Author: M. G.
Georgia Arnold, Executive Director of the Staying Alive Foundation, wrote a very interesting piece in the Huffington Post on the occasion of World AIDS Day 2013.
The main core of the article is that we are rejoicing so much for our accomplishments in the stop of the epidemic right now, while in fact the HIV/AIDS issue is far from being solved. Editor of The Lancet Richard Hurton says: "Go to parts of Africa and see for yourself if the end of AIDS is anywhere in sight. It is not and to suggest that it might be is to imply, incorrectly, that the era of AIDS is drawing to a close. If we even suggest that the end of AIDS is within reach, we will give politicians an excuse to be complacent -- to stop investing in AIDS research, HIV treatment and prevention programmes" Yes, it's all about politics and money. Surprise surprise!
International funding for HIV/AIDS is at the same level of 2008 - when the economic crisis started - and I was also pretty shocked in reading that two-thirds of investments in HIV/AIDS worldwide are coming only from the USA. Wow, really? Where's Europe? And moreover, where are the other economical super powers? China, India, Brazil, Indonesia, the Arab countries and so on...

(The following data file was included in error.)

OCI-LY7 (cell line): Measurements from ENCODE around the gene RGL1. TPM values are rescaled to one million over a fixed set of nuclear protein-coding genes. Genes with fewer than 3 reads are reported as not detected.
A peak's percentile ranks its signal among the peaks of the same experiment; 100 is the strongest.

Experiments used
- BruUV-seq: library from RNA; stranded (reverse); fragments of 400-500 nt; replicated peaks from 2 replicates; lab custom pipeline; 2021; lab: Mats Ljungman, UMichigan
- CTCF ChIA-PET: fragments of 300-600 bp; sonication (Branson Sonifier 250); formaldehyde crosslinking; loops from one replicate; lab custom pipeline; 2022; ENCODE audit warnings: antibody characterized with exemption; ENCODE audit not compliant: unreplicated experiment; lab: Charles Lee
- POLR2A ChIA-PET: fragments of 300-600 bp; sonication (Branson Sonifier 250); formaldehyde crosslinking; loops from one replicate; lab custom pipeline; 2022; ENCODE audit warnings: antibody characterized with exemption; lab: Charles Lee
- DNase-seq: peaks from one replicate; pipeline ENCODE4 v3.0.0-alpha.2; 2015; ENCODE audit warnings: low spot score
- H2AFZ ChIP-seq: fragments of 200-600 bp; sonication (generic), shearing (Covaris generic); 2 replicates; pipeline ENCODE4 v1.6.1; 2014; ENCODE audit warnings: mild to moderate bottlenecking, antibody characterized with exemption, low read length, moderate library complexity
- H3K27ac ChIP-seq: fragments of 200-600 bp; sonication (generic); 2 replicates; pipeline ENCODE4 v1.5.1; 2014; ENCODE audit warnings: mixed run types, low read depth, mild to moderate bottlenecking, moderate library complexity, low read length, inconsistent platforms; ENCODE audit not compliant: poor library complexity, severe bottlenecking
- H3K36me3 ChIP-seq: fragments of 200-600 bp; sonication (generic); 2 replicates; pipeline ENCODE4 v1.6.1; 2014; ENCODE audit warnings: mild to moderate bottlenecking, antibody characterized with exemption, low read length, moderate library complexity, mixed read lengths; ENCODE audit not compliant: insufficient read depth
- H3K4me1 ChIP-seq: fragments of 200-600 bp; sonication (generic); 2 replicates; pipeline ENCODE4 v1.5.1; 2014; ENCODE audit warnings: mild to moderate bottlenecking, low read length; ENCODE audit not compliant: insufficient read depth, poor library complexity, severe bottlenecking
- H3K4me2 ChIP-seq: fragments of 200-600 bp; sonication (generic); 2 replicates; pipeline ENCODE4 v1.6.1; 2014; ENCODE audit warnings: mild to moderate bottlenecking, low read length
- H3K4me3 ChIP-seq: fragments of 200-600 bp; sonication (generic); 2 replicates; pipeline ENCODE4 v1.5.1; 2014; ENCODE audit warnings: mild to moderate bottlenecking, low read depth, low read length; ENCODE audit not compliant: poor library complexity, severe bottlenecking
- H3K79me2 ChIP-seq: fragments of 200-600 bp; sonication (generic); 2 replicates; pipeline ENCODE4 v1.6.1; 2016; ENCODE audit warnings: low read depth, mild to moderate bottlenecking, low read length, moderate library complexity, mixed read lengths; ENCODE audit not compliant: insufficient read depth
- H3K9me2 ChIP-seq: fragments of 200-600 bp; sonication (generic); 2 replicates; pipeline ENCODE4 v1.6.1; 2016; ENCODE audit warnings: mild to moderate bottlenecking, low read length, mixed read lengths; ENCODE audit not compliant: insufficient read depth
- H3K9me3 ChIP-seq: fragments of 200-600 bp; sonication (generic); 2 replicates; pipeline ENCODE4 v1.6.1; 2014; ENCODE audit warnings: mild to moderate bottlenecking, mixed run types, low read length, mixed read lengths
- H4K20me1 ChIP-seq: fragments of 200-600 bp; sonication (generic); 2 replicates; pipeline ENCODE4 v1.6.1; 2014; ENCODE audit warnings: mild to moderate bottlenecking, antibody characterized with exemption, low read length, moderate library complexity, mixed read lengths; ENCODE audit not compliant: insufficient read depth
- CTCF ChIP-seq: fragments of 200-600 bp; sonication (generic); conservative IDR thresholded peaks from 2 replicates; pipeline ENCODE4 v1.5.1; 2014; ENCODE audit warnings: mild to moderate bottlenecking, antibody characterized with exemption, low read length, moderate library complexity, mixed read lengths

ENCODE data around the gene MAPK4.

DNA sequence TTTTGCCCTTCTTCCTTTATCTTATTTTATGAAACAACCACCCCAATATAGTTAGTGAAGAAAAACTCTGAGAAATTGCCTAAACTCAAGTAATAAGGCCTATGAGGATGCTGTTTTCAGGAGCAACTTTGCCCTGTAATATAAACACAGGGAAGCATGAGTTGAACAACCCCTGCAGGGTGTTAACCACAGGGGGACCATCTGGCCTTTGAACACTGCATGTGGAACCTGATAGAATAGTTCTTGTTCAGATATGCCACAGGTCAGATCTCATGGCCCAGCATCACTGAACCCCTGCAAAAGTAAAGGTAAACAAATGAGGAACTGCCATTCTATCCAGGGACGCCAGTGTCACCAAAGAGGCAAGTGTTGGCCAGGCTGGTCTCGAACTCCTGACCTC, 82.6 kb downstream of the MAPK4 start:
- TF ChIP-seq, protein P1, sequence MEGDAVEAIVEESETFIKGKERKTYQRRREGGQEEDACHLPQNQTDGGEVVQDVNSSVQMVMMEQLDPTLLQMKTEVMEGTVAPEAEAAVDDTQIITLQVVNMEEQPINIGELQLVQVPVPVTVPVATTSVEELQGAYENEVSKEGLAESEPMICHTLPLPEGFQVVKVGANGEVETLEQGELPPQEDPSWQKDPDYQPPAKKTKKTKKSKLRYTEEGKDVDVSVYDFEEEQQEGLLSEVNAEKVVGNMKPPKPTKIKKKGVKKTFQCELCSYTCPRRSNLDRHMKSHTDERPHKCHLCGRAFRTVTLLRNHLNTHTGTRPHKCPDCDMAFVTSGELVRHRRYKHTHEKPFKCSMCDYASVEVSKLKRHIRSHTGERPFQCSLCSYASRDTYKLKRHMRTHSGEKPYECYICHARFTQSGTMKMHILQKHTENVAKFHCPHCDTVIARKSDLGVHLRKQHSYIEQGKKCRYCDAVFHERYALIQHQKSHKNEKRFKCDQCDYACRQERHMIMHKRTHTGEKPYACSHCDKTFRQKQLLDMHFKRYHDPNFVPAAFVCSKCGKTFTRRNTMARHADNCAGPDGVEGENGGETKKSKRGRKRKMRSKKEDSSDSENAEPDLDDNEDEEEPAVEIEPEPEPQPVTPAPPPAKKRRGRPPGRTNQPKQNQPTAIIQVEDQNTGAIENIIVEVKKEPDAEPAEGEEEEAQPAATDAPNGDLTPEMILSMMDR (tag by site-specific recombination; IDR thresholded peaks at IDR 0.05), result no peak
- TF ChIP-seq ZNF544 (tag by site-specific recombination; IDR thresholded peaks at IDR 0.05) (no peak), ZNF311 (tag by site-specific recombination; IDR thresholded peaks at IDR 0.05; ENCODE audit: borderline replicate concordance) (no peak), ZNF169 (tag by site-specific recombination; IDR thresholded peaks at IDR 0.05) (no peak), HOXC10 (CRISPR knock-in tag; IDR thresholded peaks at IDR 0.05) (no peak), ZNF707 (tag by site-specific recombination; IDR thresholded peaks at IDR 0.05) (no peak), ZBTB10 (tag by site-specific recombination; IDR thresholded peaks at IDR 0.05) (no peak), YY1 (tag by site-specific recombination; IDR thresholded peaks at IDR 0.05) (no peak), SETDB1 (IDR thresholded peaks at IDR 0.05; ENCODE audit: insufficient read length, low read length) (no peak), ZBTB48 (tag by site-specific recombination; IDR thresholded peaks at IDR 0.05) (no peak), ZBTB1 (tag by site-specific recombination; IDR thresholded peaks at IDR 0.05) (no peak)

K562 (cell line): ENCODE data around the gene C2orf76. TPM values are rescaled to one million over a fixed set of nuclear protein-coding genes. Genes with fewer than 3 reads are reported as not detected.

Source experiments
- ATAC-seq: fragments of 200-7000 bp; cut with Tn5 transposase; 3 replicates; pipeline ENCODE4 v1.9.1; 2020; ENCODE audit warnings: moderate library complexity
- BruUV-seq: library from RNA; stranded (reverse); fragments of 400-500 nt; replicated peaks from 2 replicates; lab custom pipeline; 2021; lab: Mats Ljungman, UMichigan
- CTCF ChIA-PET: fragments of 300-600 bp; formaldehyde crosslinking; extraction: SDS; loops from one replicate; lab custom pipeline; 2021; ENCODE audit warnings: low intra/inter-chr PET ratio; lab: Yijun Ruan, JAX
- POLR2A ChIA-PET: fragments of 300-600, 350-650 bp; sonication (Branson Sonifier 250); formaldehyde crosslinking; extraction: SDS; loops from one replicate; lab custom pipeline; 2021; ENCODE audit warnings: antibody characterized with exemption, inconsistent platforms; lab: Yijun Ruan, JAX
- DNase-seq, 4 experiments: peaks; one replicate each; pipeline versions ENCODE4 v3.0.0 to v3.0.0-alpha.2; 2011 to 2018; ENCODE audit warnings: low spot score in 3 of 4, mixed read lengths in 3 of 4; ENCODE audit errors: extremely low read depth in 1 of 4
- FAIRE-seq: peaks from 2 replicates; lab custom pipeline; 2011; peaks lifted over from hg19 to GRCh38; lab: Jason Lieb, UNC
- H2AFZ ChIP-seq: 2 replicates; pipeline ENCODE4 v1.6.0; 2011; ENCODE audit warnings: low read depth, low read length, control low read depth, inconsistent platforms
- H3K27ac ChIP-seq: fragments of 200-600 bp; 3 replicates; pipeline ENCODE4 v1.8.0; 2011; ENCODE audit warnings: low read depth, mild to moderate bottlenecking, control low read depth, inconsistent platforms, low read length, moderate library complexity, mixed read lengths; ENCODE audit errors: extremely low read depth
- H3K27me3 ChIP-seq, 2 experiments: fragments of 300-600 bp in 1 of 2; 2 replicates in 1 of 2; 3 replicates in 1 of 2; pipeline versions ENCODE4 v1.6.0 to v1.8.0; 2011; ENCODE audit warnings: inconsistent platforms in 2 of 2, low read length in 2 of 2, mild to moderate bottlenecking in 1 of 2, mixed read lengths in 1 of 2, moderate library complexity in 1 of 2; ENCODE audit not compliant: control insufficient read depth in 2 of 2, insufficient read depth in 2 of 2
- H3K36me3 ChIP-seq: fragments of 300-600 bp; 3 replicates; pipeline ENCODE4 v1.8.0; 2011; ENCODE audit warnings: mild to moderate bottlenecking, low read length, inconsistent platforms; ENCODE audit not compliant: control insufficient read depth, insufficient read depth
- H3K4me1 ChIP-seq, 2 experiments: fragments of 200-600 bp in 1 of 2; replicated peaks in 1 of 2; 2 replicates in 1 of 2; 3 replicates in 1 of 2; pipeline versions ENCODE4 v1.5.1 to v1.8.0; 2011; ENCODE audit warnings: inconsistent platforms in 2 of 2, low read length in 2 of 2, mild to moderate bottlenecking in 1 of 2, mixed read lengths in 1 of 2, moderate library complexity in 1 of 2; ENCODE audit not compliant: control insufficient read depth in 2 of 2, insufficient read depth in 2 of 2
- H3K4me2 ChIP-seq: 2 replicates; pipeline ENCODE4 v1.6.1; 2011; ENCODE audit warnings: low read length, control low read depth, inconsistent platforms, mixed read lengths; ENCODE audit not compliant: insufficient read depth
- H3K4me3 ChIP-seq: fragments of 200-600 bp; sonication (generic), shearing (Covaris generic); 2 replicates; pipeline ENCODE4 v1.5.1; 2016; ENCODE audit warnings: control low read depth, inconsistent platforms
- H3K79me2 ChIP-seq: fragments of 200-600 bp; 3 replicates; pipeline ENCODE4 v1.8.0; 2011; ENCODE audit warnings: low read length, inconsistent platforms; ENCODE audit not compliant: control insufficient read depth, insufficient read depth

These are countries where the economies are rising very fast and they are going to be the economical powers in the near future. There is no point in saying that AIDS is not a priority where life conditions are not yet the same as in western countries: HIV and AIDS are already affecting the lives of many people there and if there isn't an effort to change the situation now, it's going to get worse in the future. The fight against HIV/AIDS is a responsibility that, soon or later, everybody will have to accept, otherwise we are going to celebrate many other World AIDS Days in the future, always telling the same old stories.
This is even more true if you think that young people are the most affected by new HIV infections. Within the 6,000 new HIV infections happening every day, almost 2,500 occur among young people (12-24). We are going to deal with AIDS in our near future -and later on too. We should also consider that, even though there are treatments and improved life conditions for HIV+ individuals, we can't even assure that all the new seropositive people are going to survive the disease, let alone stay in good health for the rest of their lives. This is tragic to admit, but it's the plain and simple truth.
DAA's hope is the same as Georgia Arnold's: "There are over a 1.6 billion people between the ages of 12 and 24 years in the world today; if we can mobilise them in the fight against HIV, then we really do have an opportunity to turn the tide of this epidemic once and for all."
We'll work on it, you can be sure of that!